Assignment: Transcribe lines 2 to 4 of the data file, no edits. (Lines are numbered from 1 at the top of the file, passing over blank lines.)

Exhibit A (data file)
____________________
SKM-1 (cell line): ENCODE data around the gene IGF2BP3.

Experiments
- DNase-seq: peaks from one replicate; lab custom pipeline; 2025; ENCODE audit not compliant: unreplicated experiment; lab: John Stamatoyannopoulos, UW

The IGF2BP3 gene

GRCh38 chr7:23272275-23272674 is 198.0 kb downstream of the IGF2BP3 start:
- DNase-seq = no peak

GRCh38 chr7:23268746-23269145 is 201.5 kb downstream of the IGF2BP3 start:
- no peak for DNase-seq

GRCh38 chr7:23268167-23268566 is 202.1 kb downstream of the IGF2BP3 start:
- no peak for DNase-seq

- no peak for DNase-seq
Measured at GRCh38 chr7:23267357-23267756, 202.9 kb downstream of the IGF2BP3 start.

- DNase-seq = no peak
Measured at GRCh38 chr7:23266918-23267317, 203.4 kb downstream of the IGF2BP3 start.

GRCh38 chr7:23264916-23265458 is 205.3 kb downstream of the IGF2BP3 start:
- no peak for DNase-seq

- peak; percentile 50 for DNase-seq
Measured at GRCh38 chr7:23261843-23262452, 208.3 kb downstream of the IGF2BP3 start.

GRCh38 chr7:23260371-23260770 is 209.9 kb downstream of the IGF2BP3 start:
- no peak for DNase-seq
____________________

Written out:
Experiments
- DNase-seq: peaks from one replicate; lab custom pipeline; 2025; ENCODE audit not compliant: unreplicated experiment; lab: John Stamatoyannopoulos, UW

The IGF2BP3 gene